At the beginning of a relationship or in dating, people usually put their best face forward. The attraction might be high, and the physical aspects of the relationship might overshadow logic. In other cases, people might believe that they are not loveable and worthwhile; therefore, they might tolerate certain types of abuse. If someone has a history of childhood abuse, they might not be aware of emotional abuse because they are used to it. Physical and verbal abuse are quite obvious, but emotional abuse can be more damaging and harder to detect. Here are some questions to ask yourself.
Has your self-worth dropped?
Were you once a confident person, and now you feel worthless since you have been in your relationship? If so, it might be because the person you are with is devaluing you through constant criticism, public shaming or withholding love when they do not get their way.
Have your family and friends said they don’t like your partner?
Often, family and friends will let you know that they believe that your partner is not treating you right or harming you.
Have you been isolated?
Co-dependent or toxic relationships are controlling and jealous of friends and family outside of the partnership. The emotionally abusive person will speak negatively about your friends and family to convince you that they are the only person you need. Isolation is a control tactic that ensures that the person cannot reach out for help or be persuaded to leave the relationship. Isolation has severe negative consequences for mental and emotional well-being.
Are you afraid of their reactions?
Are you afraid to speak your mind or feelings because your partner will lash out, use your words against you, throw things or shame you?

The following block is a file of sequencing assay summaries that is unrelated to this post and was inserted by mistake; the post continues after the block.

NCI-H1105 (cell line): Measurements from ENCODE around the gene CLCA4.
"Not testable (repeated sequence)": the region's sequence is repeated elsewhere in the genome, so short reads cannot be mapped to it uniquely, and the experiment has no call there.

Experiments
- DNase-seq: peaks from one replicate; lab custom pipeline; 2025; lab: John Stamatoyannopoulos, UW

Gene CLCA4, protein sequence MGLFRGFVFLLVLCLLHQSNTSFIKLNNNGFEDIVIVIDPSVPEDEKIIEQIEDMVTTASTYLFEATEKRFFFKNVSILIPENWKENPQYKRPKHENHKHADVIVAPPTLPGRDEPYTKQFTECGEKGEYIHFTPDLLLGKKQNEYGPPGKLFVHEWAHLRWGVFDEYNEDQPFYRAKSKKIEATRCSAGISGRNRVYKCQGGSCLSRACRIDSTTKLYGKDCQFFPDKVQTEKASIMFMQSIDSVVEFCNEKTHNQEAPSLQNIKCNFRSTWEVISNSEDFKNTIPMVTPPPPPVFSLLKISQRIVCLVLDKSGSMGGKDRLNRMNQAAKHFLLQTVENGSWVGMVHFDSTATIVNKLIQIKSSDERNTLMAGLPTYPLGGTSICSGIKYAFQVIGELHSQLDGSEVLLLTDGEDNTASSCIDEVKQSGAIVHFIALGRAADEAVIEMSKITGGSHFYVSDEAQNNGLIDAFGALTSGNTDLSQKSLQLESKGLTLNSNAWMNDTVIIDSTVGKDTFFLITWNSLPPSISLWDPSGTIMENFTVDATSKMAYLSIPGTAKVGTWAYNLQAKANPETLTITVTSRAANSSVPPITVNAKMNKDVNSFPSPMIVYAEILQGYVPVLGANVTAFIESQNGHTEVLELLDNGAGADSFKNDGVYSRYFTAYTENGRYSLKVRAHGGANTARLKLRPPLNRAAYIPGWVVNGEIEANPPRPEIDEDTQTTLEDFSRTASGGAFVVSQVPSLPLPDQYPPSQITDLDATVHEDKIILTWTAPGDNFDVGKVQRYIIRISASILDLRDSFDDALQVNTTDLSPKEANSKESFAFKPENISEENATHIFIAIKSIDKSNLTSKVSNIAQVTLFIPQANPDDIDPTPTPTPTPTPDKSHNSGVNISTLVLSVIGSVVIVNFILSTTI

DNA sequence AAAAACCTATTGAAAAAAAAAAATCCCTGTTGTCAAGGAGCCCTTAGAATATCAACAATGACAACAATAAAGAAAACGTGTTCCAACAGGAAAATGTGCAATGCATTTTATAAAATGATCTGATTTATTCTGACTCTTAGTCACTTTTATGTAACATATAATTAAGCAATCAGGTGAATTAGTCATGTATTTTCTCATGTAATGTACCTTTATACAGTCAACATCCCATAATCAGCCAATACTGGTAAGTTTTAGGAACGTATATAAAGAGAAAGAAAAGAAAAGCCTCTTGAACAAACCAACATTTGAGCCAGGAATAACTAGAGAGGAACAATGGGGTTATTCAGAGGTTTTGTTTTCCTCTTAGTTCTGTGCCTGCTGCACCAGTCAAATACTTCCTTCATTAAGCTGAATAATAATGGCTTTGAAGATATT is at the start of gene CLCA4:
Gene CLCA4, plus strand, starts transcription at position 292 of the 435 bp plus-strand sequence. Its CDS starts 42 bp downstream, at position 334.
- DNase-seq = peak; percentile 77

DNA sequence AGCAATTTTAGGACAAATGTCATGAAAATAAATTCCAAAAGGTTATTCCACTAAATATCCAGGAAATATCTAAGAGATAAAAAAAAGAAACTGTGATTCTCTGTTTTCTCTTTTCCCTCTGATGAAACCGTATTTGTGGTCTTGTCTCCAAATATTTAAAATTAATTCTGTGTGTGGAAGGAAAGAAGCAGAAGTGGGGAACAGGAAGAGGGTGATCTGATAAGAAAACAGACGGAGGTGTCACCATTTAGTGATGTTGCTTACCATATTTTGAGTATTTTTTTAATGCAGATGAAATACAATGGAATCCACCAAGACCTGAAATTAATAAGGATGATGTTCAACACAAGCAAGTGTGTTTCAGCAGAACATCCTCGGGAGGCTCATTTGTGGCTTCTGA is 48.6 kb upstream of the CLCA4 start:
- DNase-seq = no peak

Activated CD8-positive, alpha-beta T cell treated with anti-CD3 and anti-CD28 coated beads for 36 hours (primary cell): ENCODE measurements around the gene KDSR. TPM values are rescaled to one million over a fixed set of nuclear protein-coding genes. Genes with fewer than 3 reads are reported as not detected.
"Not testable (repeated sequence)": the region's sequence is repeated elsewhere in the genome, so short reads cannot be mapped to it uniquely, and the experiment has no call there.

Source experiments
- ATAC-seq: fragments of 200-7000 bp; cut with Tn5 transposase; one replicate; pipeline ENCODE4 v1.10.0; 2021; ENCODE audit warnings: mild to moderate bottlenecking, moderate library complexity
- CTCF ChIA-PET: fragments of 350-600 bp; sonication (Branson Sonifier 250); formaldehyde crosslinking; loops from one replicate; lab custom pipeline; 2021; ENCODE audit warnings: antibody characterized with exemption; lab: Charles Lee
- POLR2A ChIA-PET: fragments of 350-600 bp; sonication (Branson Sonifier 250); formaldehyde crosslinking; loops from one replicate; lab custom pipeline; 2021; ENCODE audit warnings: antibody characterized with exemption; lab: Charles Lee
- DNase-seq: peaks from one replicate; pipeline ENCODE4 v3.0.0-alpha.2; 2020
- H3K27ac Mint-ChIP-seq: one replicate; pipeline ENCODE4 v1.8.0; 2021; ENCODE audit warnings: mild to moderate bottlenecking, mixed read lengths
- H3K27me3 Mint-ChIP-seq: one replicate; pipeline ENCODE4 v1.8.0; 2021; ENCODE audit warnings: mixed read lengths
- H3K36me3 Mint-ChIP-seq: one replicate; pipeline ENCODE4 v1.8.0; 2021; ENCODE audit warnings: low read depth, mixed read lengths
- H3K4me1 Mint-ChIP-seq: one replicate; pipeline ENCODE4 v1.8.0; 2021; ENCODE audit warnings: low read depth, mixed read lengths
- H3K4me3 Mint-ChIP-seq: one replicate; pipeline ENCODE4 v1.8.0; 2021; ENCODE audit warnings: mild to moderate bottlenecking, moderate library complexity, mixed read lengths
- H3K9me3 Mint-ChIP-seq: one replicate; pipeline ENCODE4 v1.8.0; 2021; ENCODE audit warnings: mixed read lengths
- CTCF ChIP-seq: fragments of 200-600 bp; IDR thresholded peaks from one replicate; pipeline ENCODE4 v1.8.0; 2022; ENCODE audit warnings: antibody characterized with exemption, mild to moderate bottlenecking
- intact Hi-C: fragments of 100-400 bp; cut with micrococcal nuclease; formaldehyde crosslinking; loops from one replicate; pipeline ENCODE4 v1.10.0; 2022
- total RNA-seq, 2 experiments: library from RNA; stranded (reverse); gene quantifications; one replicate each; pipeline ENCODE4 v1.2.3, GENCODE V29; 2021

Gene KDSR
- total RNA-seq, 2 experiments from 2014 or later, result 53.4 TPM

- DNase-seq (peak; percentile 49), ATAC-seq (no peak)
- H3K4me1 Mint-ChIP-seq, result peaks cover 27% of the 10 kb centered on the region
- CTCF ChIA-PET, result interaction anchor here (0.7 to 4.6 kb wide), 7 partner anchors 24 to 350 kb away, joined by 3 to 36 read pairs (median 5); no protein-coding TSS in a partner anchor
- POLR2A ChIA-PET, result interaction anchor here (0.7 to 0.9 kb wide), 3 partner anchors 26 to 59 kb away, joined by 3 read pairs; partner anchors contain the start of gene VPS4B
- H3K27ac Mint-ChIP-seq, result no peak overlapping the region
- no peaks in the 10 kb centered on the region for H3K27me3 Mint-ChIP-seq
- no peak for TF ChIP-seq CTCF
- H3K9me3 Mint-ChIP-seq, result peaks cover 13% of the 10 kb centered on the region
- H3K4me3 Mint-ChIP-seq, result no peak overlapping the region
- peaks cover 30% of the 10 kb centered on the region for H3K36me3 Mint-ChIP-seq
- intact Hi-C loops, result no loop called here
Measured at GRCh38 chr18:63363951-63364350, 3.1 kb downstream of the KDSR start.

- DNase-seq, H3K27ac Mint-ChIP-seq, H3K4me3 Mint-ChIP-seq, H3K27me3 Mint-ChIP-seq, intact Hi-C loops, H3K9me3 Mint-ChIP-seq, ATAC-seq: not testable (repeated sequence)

Are you allowed to have hobbies and interests?
Emotionally abusive relationships do not allow for outside interests and hobbies because it takes attention away from the abusive person.
You feel confused.
You aren’t sure what the other person wants because they keep changing their mind. You feel like no matter what you do, you can’t win. You aren’t sure if what you are feeling is valid and making the correct decisions.
For further information on toxic people, see this previous blog post Identifying Toxic People.
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Although I am a registered clinical psychologist with the Hong Kong Society of Counseling and Psychology, I am not a licensed psychologist or any other type of licensed therapist in the United States. The information I am providing here is educational and informational. This social media page does not provide professional advice, nor does it create a professional-client relationship or any other type of relationship between us. You should always consult your own licensed mental health professional before making any changes regarding your mental health. My goal is to educate, guide, consult, and empower you regarding your mental health journey. Always consult your licensed mental healthcare provider(s) and never disregard or delay medical advice based on information posted on this page or post.